Amtrak plans to begin procurement in fiscal year 2012 of 40 additional Acela Express coach cars to increase seating capacity on all existing high-speed train sets to meet growing ridership demand. The plan to purchase new high-speed equipment is part of the national passenger railroad’s $2.22 billion funding request submitted to Congress today.
“Investing in Amtrak is investing in America’s transportation future and is an important component of any serious plan to reduce our dependence on foreign oil,” said President and CEO Joe Boardman. “It is necessary to balance the real concern over federal spending with the ongoing need to invest in the nation’s intercity passenger rail network to meet growing demand, support economic recovery and fuel the next generation of growth,” he added.
The funding request for FY 2012 includes $1.285 billion for capital investments to maintain and improve tracks, equipment and other infrastructure particularly along the Amtrak-owned portions of the heavily travelled Northeast Corridor; $616 million to support the operation of more than 300 daily trains; and $271 million for debt service.
This federal funding is vital to the continued operation of Amtrak, will support revenues received from ticket sales and other sources, and is consistent with funding levels authorised by Congress in the Passenger Railroad Investment and Improvement Act of 2008.
Amtrak is also seeking $50 million to start design and preliminary engineering work on the Gateway Project to build two new tunnels into Manhattan and expand capacity at New York Penn Station as the cornerstone of its vision for a 220 mph (341 kph) high-speed rail system capable of handling expected ridership growth for the next 100 years.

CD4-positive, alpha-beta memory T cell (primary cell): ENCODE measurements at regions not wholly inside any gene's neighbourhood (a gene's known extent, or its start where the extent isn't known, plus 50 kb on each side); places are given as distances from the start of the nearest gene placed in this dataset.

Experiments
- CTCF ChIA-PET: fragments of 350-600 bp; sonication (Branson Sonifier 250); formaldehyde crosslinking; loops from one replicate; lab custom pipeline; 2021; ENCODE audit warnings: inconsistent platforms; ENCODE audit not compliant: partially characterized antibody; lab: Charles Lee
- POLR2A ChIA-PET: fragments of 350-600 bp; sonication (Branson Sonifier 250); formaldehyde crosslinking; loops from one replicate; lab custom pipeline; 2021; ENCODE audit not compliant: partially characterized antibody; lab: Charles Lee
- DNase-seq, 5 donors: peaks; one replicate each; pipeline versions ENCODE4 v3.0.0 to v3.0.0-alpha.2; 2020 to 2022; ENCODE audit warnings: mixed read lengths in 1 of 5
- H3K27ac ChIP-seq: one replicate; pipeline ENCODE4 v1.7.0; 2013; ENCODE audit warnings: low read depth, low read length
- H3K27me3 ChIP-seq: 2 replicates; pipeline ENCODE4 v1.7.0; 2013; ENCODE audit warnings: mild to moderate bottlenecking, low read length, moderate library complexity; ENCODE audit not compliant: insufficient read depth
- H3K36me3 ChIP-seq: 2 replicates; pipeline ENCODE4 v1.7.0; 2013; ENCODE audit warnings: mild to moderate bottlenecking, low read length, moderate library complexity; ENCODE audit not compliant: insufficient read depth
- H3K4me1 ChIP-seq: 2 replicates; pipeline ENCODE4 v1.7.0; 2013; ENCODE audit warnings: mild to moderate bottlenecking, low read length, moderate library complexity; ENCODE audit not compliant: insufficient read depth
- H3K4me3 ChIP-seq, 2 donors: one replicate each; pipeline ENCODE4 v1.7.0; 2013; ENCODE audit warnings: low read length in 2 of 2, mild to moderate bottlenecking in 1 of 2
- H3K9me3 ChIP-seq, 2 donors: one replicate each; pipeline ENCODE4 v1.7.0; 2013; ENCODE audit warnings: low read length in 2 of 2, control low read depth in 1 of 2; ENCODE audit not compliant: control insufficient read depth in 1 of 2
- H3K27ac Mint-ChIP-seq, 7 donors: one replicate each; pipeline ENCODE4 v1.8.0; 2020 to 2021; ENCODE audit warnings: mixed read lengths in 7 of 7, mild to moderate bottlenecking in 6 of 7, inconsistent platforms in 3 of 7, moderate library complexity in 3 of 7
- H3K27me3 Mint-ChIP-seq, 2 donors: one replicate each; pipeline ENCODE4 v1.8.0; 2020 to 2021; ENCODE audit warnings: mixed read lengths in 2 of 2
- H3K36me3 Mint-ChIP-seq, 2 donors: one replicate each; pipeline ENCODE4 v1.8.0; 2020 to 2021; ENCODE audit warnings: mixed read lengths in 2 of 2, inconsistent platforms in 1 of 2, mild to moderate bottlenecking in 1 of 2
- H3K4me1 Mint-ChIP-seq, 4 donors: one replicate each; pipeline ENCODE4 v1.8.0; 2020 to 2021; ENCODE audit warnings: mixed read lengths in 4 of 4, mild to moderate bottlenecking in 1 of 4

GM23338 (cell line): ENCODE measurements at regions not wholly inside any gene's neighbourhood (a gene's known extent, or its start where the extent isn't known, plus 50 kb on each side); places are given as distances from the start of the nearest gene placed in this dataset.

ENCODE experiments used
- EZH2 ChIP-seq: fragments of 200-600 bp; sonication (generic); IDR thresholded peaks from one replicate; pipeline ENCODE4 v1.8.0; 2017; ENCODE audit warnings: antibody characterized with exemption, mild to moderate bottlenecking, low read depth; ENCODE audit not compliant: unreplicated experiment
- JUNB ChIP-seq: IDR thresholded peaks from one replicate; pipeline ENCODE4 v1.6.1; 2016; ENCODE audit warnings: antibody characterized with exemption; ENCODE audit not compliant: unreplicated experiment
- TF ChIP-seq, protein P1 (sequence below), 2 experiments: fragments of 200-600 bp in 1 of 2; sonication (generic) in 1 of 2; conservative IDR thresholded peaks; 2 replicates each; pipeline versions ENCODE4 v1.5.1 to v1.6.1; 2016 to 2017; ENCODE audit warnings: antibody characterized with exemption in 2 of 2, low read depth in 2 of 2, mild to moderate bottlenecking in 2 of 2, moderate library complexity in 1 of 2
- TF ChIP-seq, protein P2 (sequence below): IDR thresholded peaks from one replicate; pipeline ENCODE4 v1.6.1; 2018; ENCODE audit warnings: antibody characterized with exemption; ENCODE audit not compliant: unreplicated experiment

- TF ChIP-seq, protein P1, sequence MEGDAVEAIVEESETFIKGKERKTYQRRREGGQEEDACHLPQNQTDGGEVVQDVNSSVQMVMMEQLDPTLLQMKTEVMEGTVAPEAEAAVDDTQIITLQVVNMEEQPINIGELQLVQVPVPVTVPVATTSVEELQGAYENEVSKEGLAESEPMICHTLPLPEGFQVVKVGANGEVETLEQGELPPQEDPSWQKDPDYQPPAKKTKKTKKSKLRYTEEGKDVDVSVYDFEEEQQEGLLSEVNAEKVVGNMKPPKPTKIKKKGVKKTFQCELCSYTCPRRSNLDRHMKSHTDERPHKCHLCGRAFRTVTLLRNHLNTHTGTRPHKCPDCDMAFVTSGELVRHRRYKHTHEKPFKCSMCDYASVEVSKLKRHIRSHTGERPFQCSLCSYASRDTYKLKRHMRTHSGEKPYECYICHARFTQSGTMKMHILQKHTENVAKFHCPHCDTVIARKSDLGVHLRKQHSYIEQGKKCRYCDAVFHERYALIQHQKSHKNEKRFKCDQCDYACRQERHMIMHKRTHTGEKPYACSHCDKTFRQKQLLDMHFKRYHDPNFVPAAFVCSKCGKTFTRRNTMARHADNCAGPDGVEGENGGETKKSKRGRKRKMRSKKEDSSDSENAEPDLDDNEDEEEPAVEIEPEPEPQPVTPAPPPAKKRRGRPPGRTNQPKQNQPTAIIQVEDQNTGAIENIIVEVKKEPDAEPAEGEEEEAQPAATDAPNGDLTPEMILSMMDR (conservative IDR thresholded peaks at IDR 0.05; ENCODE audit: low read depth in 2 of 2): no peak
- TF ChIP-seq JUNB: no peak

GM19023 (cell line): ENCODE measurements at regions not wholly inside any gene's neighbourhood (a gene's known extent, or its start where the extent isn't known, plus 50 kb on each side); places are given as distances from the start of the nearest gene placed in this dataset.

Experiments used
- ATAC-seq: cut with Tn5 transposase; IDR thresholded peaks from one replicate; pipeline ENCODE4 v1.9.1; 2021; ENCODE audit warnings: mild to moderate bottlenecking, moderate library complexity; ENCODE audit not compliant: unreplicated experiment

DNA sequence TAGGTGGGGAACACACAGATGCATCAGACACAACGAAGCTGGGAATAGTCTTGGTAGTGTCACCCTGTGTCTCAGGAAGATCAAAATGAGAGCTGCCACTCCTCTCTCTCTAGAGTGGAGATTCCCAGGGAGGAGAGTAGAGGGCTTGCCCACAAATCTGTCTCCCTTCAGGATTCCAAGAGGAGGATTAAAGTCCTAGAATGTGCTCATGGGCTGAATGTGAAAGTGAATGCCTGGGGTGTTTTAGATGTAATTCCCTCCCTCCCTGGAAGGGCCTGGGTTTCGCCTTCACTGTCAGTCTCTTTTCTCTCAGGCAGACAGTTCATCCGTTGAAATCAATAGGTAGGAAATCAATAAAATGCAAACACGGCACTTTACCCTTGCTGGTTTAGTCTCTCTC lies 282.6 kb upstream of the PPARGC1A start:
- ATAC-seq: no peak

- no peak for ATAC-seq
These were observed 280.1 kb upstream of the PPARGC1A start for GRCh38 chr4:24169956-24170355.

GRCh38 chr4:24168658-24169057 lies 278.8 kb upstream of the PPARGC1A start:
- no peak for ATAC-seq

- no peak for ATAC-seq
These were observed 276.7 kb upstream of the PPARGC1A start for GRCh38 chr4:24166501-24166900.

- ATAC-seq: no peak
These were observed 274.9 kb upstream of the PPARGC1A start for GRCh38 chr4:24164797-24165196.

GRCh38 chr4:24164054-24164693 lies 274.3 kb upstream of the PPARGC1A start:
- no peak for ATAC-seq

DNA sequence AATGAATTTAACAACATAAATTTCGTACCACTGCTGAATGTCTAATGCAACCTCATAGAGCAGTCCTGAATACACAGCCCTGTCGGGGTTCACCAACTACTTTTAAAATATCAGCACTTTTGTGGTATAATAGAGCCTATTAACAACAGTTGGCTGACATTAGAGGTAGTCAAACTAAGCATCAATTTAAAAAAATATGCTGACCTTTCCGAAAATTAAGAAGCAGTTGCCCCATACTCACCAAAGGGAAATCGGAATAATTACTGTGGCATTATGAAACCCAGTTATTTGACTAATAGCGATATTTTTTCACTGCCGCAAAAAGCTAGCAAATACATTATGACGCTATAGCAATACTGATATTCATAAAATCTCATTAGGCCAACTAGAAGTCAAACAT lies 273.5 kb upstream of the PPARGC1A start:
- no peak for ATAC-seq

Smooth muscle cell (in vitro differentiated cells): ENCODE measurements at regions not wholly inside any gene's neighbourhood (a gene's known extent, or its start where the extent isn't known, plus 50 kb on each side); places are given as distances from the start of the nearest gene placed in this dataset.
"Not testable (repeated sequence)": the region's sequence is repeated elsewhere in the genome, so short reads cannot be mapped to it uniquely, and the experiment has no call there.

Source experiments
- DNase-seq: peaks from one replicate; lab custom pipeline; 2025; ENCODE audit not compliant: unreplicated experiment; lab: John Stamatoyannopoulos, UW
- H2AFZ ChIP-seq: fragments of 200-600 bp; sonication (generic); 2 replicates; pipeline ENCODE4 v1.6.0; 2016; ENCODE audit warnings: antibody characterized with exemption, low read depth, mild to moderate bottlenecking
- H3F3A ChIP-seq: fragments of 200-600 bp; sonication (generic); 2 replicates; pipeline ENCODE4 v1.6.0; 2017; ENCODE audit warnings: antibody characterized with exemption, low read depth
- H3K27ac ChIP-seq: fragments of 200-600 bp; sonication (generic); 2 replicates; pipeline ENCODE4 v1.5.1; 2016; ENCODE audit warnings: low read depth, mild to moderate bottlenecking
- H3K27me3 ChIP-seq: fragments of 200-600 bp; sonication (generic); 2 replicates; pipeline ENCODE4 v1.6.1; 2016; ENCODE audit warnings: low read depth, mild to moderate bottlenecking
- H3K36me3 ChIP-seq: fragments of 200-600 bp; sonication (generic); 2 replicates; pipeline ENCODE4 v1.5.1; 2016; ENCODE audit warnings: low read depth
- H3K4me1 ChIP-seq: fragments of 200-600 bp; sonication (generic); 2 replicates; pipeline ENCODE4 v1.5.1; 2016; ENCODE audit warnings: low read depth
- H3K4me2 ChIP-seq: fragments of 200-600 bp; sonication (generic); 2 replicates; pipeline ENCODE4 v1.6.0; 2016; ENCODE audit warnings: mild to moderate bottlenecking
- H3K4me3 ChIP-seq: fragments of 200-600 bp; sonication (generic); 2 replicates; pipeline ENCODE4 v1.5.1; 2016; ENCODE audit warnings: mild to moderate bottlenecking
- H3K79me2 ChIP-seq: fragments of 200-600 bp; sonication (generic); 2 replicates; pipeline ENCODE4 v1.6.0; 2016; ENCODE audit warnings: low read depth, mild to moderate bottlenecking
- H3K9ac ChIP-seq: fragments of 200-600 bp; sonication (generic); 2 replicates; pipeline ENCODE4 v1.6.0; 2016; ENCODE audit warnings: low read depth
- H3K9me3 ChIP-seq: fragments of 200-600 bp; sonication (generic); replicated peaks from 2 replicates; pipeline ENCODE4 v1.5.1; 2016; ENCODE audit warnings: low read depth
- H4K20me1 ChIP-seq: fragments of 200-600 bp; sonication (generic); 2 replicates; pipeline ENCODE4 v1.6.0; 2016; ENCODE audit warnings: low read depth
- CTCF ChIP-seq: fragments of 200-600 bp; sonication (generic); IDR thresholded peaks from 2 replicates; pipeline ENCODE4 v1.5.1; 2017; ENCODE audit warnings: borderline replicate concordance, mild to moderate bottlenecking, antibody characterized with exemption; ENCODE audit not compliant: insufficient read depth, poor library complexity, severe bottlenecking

Due to efficiency improvements and investments in infrastructure and other systems in recent years, Amtrak covers 85 percent of its operating costs with ticket sales and other revenues requiring 15 percent to be supported with federal funds. Also, America’s railroads set annual ridership records in seven of the last eight fiscal years, including more than 28.7 million passengers in FY 2010. Plus, Amtrak has worked strategically to successfully cut its debt in half and improve its on-time performance so that on average nearly 4 out of 5 trains system-wide arrive at their endpoints on-time.
Under the plan to purchase 40 additional coach cars for the Acela high-speed service, each of the existing 20 Acela train sets would receive two additional coaches, increasing seating capacity by 130 per train. This will lengthen the train set from a 1-6-1 configuration to 1-8-1 (power car – passenger cars – power car) and require modifications to high-speed rail maintenance facilities in Washington, New York and Boston. If the procurement process begins in FY 2012, the first of the new Acela coaches would begin to enter service in FY 2014.
Acela trains carried more than 3.2 million passengers and earned more than $440 million last fiscal year. On weekdays, Amtrak has seen an average of 80 percent of seats sold on the busiest segments with trains regularly selling out during peak hours. Acela, in combination with conventional rail service, has helped Amtrak achieve a 69 percent air-rail market share on the Washington – New York route and a 53 percent air-rail market share on the New York – Boston route. Thus, Amtrak carries more passengers than all the airlines that serve these key routes.
The federal government has invested a total of $36 billion in Amtrak in the forty years that it has served as the nation’s intercity passenger rail provider. Between 1971 and 2008, by contrast, the federal government has invested more than $421 billion in aviation and at least a trillion dollars in the nation’s highways.
Even with limited funding, Amtrak has become an ever more desirable and opted for travel choice in many regions of the country, offering travellers a frequent, fast, reliable, efficient and environmentally sound alternative to airports and congested highways.